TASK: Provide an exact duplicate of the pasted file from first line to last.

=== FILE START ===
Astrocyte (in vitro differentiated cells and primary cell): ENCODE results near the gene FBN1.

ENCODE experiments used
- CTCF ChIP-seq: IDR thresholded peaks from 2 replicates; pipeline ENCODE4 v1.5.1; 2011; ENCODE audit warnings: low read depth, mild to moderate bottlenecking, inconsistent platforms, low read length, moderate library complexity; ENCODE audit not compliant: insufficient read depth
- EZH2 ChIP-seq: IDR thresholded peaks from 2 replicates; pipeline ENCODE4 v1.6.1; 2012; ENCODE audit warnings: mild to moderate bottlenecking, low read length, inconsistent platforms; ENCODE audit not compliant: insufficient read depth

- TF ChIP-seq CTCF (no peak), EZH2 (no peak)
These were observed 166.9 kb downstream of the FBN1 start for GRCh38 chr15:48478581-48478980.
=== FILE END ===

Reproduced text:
Astrocyte (in vitro differentiated cells and primary cell): ENCODE results near the gene FBN1.

ENCODE experiments used
- CTCF ChIP-seq: IDR thresholded peaks from 2 replicates; pipeline ENCODE4 v1.5.1; 2011; ENCODE audit warnings: low read depth, mild to moderate bottlenecking, inconsistent platforms, low read length, moderate library complexity; ENCODE audit not compliant: insufficient read depth
- EZH2 ChIP-seq: IDR thresholded peaks from 2 replicates; pipeline ENCODE4 v1.6.1; 2012; ENCODE audit warnings: mild to moderate bottlenecking, low read length, inconsistent platforms; ENCODE audit not compliant: insufficient read depth

- TF ChIP-seq CTCF (no peak), EZH2 (no peak)
These were observed 166.9 kb downstream of the FBN1 start for GRCh38 chr15:48478581-48478980.